As funny as it sounds, it all started with rabbits. Lots of them. When Canyon Crest Academy senior Melanie Limas An was 12 years old, she volunteered at the San Diego House Rabbit Society as their in-house videographer.
“I would make short videos of homeless rabbits which were shown to families looking to adopt,” she recalls. “More than 200 bunnies have been rescued since I started there. That’s how I realized that the videos I create can have a big impact on others.”
Big impact, indeed. For the last six years, Melanie has created dramas, documentaries, music videos, comedies and much more. (You can check out all her videos on youtube under Melanie An.) Her favorite types of films are documentaries on environmental or social-justice issues. For example, she’s produced a documentary on the declining bee population called Bee Conscious. It was the first student film shown at an IMAX theater and won a Spotlight Award at the California Student Media Festival in Los Angeles. Another film, called An Inside Look at Planned Parenthood, focused on reproductive rights. Her latest, Man Up, a documentary about toxic masculinity, won Best Feature/Documentary Award at the inaugural North County High School Film Festival last year.
Melanie has received two top-level scholarships – the Dean’s List Scholarship from Chapman University’s Dodge School of Film, and the Arrupe Scholarship from Loyola Marymount University. She’s also been accepted into USC’s summer film program with Warner Brothers Studio. She’ll be on the studio’s lot learning new filmmaking skills under the guidance of USC cinema professors. She hasn’t decided which university she will attend yet.
Outside of film, Melanie has another passion. Since she was two years old she’s been tap dancing and has won national and regional awards in competitions across the country. Having been in the spotlight, Melanie says now she wants to pursue a career behind the scenes, hopefully as a film director.
Melanie’s dream is to create films that highlight environmental, social-justice or human-rights issues. She’s been highly influenced by her mother, a former news reporter.
“Since I was six,” she explains, “my family and I have headed to a Baja California colonia yearly to donate clothes and toys to families in need. My mom picks a different site every year based on the news stories she covered. We get to experience cultural Mexican roots while helping families. It’s always a humbling and fulfilling experience.”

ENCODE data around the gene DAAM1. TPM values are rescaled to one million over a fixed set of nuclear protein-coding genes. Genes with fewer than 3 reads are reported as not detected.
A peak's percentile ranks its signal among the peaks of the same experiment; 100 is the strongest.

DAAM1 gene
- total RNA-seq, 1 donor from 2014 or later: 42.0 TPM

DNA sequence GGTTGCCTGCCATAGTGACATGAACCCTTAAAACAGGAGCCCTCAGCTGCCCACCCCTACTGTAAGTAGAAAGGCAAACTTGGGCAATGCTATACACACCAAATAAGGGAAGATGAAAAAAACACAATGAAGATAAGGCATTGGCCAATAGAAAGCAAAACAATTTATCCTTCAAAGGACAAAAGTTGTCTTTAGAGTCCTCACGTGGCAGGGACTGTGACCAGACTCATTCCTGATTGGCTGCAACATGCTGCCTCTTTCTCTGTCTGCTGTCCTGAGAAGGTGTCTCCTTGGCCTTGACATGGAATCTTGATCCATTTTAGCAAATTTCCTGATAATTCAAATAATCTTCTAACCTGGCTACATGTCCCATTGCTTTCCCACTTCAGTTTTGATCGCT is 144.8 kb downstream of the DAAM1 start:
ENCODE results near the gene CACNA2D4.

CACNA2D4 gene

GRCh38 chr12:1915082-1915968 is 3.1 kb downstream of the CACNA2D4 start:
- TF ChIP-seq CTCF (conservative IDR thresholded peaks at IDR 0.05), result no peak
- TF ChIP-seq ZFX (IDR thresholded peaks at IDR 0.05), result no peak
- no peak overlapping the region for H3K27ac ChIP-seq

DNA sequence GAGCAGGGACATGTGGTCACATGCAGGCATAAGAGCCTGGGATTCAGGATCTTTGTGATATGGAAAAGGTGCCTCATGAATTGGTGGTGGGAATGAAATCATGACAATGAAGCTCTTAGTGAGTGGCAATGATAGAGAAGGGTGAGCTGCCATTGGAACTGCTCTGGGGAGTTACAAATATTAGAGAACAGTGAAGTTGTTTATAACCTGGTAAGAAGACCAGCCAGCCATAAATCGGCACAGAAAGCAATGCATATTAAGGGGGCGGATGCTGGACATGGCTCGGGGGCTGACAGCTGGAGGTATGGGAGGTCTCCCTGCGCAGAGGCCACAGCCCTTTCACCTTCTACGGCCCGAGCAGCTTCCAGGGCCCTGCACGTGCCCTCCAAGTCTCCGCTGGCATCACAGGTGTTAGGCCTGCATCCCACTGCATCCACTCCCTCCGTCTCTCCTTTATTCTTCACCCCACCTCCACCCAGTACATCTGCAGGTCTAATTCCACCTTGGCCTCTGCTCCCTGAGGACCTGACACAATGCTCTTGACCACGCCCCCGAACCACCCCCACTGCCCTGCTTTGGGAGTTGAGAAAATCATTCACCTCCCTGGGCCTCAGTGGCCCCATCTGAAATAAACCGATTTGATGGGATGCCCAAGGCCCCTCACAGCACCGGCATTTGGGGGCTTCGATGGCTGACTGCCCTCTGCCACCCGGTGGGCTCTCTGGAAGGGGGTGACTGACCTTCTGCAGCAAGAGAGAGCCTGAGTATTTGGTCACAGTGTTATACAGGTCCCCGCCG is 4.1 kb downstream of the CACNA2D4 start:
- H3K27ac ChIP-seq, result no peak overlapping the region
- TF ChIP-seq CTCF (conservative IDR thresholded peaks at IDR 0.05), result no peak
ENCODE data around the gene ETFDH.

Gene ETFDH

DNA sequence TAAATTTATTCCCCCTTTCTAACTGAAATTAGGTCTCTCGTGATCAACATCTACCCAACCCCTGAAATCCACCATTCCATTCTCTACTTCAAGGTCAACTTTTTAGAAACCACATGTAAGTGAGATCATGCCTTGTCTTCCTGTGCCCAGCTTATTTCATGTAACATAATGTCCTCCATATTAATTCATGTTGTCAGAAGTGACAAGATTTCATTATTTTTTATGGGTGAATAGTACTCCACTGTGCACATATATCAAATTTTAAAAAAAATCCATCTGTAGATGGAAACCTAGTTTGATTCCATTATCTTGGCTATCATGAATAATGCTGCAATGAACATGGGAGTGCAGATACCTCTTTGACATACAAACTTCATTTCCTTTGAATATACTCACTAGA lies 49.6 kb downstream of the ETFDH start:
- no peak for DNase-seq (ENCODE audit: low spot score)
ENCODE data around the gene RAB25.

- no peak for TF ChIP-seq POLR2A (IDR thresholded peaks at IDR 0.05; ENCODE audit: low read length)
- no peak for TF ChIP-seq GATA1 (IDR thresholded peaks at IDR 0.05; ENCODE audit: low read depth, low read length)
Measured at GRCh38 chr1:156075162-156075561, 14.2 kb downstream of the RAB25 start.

Melanie says many other people have influenced her along the way.
“In the arts, I would have to say Janelle Monae because of her support of other female artists (especially people of color), her beautiful music videos and her respect for others.”
She’s also been inspired by Judith Pierce, former president of the San Diego House Rabbit Society, and her teachers at Canyon Crest Academy, Mark Raines and Brad Kester.
Melanie’s mother, Gloria, beams when she speaks of Melanie’s successes and her future endeavors.
“I see Melanie being a successful film director, focusing on topics in need of a spotlight and giving a voice to those who need to be heard,” she says. “She enjoys world travel and I envision her shooting in exotic locations around the globe -- especially Latin American countries where she can put her Spanish skills to use. I think travel is the best textbook for any child. Therefore, we made a trip to Tokyo, Japan last year to tour the famous Ghibli Studios to give Melanie an international film perspective. I tell my children I’ve given them the wings to fly; their passion will drive what direction they take in life.”
Melanie has some solid advice for any middle- or high-schooler thinking about pursuing an interest in film. “Know that a profession in film will always be an uphill battle, but never let the intimidation of a challenge stunt your growth or your passion or your dreams.” Words to live by.